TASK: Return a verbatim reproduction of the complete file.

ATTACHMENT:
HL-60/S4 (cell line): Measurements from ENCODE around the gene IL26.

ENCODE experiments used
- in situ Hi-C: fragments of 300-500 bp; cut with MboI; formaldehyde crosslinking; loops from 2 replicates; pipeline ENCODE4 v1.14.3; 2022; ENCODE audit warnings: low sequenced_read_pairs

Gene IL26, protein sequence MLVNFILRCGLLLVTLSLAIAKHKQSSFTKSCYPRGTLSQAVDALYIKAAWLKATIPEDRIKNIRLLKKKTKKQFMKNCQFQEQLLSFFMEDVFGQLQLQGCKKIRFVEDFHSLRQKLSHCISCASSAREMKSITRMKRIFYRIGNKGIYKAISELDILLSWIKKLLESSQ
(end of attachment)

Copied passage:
HL-60/S4 (cell line): Measurements from ENCODE around the gene IL26.

ENCODE experiments used
- in situ Hi-C: fragments of 300-500 bp; cut with MboI; formaldehyde crosslinking; loops from 2 replicates; pipeline ENCODE4 v1.14.3; 2022; ENCODE audit warnings: low sequenced_read_pairs

Gene IL26, protein sequence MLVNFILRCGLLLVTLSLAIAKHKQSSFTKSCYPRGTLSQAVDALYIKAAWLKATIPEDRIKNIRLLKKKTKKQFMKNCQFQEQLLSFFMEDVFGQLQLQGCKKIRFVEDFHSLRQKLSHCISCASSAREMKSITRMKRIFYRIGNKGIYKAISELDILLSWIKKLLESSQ